Perhaps it’s a terrible admission to make, but much as I love
Haydn, I have never really warmed to his concertos. Here, I thought,
was the father of the Symphony as we know it today, the String
Quartet as we know it today, and the foundation of opera. OK,
I know that Mozart had an hand in the development of all these
forms but it was Haydn who got things going. Sure enough, there’s
drama and poetry aplenty in the pieces mentioned but concertos?
Where’s the dramatic interplay between soloist and orchestra?
Where’s the element of man standing alone against the crowd?
along comes this disk and I suddenly have to re–think my position.
It had never dawned on me that the concept of protagonist and
lynch mob hadn’t been invented at the time Haydn was writing
his concerted works. So now I can see them in a different light
for what they are – wonderful entertainment music with prominent
parts for solo instruments.
glad that I’ve been able to change my views and can now enjoy
these works for they are delightful. The Horn Concerto
which opens the disk is full of good things, the writing for
horn is certainly virtuosic – the range which Haydn demands
of his performer is phenomenal – and here Babanov is quite happy
whether he plays in the highest or lowest registers. Haydn goes
to both extremes and exploits the full range of the instrument.
The work also includes two quite taxing cadenzas. It is thought
that the work was written for Joseph Leutgeb, the recipient
of Mozart’s four Horn Concertos - he must have been some
player! And what a lucky man to have five such magnificent works
created for him!
Harpsichord Concerto is full of great jokes. I especially
love the jumping frog impression which the keyboard undertakes
at 1:37 in the first movement. There’s lots of interplay between
soloist and orchestra, more than in the wind concertos, but
this is probably because Haydn knew that his soloist wouldn’t
be overwhelmed by the accompaniment as easily as in the other
works. The slow movement contains many little jokes with grace
notes cheekily sticking their noses into the serious business
of tunefulness. The finale is simply a fast romp.
Double Concerto is thought to have started life as a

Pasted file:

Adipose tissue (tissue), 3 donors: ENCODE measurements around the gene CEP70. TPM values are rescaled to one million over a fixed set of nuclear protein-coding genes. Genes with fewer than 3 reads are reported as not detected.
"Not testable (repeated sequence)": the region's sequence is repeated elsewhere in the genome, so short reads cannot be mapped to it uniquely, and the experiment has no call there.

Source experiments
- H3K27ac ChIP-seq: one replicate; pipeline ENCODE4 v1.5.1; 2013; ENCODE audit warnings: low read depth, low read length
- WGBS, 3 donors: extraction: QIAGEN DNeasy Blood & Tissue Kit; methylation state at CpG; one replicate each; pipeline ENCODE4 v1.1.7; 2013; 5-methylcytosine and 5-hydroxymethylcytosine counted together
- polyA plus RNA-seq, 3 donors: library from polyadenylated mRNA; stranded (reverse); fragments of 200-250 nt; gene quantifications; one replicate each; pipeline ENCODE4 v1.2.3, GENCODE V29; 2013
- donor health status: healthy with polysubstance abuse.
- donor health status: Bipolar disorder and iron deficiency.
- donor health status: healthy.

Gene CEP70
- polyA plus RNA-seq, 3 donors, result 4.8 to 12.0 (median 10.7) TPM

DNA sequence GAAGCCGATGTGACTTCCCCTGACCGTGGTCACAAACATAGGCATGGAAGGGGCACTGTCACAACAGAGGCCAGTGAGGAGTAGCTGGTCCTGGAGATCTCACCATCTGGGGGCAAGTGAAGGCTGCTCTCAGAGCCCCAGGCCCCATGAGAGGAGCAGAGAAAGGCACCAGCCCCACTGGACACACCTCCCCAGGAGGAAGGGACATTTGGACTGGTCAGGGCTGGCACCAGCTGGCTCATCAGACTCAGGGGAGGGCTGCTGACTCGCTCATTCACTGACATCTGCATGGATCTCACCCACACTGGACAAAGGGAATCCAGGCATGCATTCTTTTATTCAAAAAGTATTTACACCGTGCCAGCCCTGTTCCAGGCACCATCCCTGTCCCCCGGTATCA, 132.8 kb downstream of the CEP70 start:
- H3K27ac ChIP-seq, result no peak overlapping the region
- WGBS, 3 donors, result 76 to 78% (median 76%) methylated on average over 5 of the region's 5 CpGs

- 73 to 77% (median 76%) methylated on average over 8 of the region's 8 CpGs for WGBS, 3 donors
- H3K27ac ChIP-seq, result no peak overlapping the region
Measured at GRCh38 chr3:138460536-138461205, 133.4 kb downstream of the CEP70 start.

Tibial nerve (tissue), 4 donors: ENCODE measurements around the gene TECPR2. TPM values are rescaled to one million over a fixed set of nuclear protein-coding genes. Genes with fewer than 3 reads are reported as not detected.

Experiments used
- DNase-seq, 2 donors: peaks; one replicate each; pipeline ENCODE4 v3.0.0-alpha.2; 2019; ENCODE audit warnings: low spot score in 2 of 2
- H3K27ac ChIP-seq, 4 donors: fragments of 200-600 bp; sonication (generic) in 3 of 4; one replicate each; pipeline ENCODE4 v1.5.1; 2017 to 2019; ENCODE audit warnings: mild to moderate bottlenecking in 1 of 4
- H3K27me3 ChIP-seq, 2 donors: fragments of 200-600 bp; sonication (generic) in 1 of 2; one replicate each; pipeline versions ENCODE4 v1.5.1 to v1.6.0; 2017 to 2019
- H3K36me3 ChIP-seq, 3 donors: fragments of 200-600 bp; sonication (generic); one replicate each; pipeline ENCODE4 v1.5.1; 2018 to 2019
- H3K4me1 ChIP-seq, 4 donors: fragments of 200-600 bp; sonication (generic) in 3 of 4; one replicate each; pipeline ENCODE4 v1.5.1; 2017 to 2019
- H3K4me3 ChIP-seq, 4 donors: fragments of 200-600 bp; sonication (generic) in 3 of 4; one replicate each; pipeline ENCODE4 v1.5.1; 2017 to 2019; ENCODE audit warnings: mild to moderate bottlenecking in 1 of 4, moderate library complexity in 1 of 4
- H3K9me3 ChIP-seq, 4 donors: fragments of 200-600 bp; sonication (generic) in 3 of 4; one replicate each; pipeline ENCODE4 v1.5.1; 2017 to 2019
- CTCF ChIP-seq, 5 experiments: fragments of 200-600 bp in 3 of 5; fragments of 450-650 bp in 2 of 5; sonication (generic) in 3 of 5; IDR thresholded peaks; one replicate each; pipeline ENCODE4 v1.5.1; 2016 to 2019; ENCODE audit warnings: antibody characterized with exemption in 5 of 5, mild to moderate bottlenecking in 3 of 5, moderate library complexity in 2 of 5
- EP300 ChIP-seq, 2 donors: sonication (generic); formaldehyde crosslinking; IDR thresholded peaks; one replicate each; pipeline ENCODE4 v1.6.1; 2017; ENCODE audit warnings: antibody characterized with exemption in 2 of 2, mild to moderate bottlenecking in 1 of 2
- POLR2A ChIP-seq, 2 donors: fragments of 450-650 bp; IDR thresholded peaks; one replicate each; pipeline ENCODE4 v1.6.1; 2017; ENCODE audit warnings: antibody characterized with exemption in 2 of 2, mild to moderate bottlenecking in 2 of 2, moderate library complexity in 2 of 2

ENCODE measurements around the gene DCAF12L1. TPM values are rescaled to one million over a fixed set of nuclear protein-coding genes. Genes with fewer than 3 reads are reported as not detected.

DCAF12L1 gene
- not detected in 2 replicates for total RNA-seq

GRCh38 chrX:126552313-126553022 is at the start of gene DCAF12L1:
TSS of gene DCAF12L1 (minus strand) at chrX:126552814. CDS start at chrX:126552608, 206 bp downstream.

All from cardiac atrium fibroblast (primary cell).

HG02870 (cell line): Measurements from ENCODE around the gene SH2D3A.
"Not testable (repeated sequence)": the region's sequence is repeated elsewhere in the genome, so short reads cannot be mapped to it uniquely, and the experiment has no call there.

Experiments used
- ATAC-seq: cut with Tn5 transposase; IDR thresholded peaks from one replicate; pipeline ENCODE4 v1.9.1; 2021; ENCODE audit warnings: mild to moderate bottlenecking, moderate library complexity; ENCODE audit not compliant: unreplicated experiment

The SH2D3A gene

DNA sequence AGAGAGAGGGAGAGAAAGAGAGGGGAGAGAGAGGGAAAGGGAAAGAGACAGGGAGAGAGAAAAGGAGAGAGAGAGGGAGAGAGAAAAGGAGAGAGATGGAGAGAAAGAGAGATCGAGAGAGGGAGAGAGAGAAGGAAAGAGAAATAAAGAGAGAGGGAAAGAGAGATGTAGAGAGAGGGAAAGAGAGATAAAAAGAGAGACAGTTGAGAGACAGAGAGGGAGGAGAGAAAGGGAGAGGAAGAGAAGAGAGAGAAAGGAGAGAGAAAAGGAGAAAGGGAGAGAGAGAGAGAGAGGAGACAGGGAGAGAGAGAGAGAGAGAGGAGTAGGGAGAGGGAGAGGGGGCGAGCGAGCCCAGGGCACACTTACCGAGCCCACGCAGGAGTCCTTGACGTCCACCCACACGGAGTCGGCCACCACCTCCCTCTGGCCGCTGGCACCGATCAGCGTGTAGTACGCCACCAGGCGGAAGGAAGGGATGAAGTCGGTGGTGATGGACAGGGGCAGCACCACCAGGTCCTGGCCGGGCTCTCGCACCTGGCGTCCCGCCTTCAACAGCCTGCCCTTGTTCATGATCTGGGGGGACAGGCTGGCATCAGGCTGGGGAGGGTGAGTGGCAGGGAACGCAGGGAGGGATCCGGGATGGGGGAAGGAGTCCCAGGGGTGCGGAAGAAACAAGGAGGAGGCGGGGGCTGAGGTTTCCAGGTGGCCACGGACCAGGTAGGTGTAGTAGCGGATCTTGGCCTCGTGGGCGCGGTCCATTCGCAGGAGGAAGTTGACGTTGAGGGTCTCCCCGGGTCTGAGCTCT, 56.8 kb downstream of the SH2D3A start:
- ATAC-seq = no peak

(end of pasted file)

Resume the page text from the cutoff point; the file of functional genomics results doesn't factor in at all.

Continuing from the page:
work for organ. It is considered to have been performed for
the solemn profession of Therese Keller, Haydn’ future sister–in–law,
as a nun in 1756 – the proof being that the range used by the
fortepiano is restricted to the range of the contemporary Viennese
organ. Certainly, this is a more serious work, more stately,
than the others contained herein. The two soloists never engage
in overt display and more often than not they connect in harmonious
duet. Rather lovely it is, too. The finale is fast and joyful,
but there’s still a serious undertone to the music.
to the solo trumpet repertoire being quite small, until contemporary
composers started writing for it, Haydn’s Trumpet Concerto
has become very well known. It’s a true virtuoso work with a
gorgeous slow movement and a racy finale.
performances here are first class, with lots of life and a real
period feel. There’s nothing prissy or restrained about them
- they’re really very alive. Thoroughly enjoyable.
must make two points. First of all, in almost every movement,
for reasons best known to himself, Müller–Brühl insists on making huge rallentandi
at the ends of movements. This ruins the flow of what has gone
before. It is a blemish on the performances.
second point is rather more important. The sound is in Naxos’s
best manner – bright and clear. In the Trumpet Concerto
the balance between soloist and orchestra is perfect. The whole
sound is well focused and there is a good relationship between
listener and performer. However, in the other three works the
recording is very close which slightly distorts the sound-picture
as everything comes across as being overblown. The obviously
small string orchestra ends up sounding like a small orchestra
which has been over–amplified. This is most noticeable in the
slow movements where a more intimate atmosphere is required
than in the faster pieces. If you turn the volume down in the
hope of taming the sound you lose some of the presence of the
performances. This is a shame for these are spritely performances
which are real winners and will do much to make these works
better known to the public.
is well worth having, despite my reservations about the sound.
If you can tame it ever so slightly – it doesn’t need much –
you’ll have a really good time listening to very pleasurable